Some workers bring bosses under microscope
I recently saw The Devil Wears Prada, which is about a young intern (played by Anne Hathaway) who has to work for a demanding editor of a high- end fashion magazine.
I recently saw The Devil Wears Prada, which is about a young intern (played by Anne Hathaway) who has to work for a demanding editor of a high- end fashion magazine. Miranda Priestly is played by Meryl Streep, and Priestly is supposedly based on Vogue editor Anna Wintour. For those who are currently interning, I’m sure there are scenes from that film you can relate to.
Hathaway’s character is constantly being monitored, judged and criticized by her boss. However, what if Priestly was put under the microscope — would she pass an evaluation for being a good boss?
Brian W. Pascal, president of Institute of Professional Management and publisher of Workplace Today (www.workplace.ca), says evaluations of bosses by employees wouldn’t help the workforce.
“Performance management is a management prerogative to be done by management,” he says. “It’s what they’re paid to do. Nobody pays employees to do this.”
Pascal says consistency in performance feedback and setting performance objectives are the essentials of a good boss.
Debra Benton, author of Executive Charisma, How To Think Like A CEO and How To Act Like A CEO, says a good leader not only gets results, but motivates staff appropriately.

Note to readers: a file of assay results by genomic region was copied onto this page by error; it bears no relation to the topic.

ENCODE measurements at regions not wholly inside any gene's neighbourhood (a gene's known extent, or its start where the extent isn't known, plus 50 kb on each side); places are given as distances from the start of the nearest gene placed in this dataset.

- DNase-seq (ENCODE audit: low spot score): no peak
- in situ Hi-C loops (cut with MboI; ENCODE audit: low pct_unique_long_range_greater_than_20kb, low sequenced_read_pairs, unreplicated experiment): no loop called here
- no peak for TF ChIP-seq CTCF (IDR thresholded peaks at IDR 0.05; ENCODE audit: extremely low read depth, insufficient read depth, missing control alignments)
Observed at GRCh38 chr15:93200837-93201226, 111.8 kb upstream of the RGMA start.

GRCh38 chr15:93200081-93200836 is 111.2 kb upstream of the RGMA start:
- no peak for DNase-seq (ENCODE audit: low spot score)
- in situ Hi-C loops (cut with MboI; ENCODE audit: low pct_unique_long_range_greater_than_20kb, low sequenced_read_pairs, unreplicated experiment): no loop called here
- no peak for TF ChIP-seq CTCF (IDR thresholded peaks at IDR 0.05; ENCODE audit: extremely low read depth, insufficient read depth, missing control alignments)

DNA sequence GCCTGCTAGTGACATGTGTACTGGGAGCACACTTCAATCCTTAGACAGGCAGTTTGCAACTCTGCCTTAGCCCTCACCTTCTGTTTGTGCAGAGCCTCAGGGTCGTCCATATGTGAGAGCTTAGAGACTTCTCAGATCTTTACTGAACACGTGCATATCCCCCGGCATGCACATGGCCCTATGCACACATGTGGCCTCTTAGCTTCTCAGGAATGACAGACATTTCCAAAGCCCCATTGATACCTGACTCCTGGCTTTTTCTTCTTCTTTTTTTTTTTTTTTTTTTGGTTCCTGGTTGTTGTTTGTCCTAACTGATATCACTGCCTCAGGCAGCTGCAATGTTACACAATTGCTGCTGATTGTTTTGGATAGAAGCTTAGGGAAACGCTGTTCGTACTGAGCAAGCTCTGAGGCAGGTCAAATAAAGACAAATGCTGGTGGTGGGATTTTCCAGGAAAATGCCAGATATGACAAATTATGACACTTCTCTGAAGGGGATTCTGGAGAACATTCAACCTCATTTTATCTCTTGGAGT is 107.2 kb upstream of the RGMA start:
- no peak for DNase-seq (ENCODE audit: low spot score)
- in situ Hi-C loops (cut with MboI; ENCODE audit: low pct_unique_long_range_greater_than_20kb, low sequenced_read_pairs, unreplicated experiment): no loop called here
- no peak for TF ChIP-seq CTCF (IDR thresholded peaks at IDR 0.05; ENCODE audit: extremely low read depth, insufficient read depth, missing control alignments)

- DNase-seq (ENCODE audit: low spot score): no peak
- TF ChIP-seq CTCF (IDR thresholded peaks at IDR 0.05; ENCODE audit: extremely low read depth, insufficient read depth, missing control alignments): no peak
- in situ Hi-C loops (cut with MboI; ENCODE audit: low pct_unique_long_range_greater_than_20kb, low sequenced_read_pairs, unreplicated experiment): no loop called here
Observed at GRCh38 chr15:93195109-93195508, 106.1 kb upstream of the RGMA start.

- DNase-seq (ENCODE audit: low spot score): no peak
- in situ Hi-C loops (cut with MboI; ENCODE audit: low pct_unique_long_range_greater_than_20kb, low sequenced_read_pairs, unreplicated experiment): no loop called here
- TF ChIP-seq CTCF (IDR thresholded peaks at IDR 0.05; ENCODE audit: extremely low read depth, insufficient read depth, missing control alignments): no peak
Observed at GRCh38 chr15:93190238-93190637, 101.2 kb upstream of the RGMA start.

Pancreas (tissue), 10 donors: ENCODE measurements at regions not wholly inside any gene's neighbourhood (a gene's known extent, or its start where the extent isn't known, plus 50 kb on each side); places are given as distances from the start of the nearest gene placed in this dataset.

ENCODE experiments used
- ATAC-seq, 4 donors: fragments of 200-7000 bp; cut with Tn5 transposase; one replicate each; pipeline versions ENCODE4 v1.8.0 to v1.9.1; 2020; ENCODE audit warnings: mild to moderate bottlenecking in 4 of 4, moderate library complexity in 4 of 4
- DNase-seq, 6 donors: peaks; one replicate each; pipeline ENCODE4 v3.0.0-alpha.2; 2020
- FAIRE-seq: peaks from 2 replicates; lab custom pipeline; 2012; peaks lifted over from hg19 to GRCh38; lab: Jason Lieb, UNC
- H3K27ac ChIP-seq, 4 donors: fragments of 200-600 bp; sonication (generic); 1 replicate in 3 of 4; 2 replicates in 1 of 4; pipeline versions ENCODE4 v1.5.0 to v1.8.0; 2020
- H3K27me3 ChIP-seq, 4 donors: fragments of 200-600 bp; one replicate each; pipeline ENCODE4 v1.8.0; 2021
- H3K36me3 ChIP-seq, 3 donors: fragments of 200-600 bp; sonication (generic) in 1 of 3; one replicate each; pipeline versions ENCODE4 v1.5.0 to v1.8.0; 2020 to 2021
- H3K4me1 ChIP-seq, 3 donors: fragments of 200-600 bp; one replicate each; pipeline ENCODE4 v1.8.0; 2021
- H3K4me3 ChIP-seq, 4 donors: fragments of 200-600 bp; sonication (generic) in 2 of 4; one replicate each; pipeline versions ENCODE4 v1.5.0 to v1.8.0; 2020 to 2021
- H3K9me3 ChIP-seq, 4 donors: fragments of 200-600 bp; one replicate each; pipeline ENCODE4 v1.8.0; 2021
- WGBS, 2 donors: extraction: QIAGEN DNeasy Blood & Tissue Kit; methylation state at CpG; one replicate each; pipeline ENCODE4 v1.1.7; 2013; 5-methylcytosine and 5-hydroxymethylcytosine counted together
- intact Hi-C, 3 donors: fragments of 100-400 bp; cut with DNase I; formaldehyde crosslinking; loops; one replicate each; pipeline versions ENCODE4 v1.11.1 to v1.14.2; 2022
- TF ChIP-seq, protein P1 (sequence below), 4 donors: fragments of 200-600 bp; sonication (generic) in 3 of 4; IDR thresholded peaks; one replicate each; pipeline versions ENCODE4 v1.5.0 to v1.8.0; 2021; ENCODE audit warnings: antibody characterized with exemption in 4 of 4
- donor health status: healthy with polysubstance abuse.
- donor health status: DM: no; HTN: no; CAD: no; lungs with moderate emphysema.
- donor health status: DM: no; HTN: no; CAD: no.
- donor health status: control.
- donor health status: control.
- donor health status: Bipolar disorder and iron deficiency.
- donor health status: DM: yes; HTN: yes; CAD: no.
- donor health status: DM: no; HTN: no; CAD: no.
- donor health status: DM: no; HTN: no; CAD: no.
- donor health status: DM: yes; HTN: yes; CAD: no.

“A good boss is trustworthy, liked, credible, genuine, confident, competent, comfortable, calm, collected, maybe even a little charismatic,” she lists. “He or she makes people do better and feel better about themselves.”
Unlike Pascal, Benton thinks a little accountability towards their employees in terms of an evaluation can be a good thing — in fact, some workplaces use a 360 degree evaluation.
“These evaluations are often used for senior managers and executives to find out how their people feel,” she says. The biggest mistake a boss can make?
“Creating an environment where people are afraid to fail and therefore afraid to try something,” Benton says.
If you’re stuck with a boss like Priestly, Benton suggests talking things out before it escalates.
“Have a relaxed tone, facial expression and ask questions about the issue to get their point of view,” she says.
“Don’t ignore or hope the problem will go away — it won’t.”
Once you have a clear picture, make your point of view in a direct way and discuss how you can both get what you need in the situation, she says.
Remember to keep your sense of humour during all this and accept the unacceptable for now. We all know we have to pay our dues and will experience a Miranda Priestly during some point in our careers.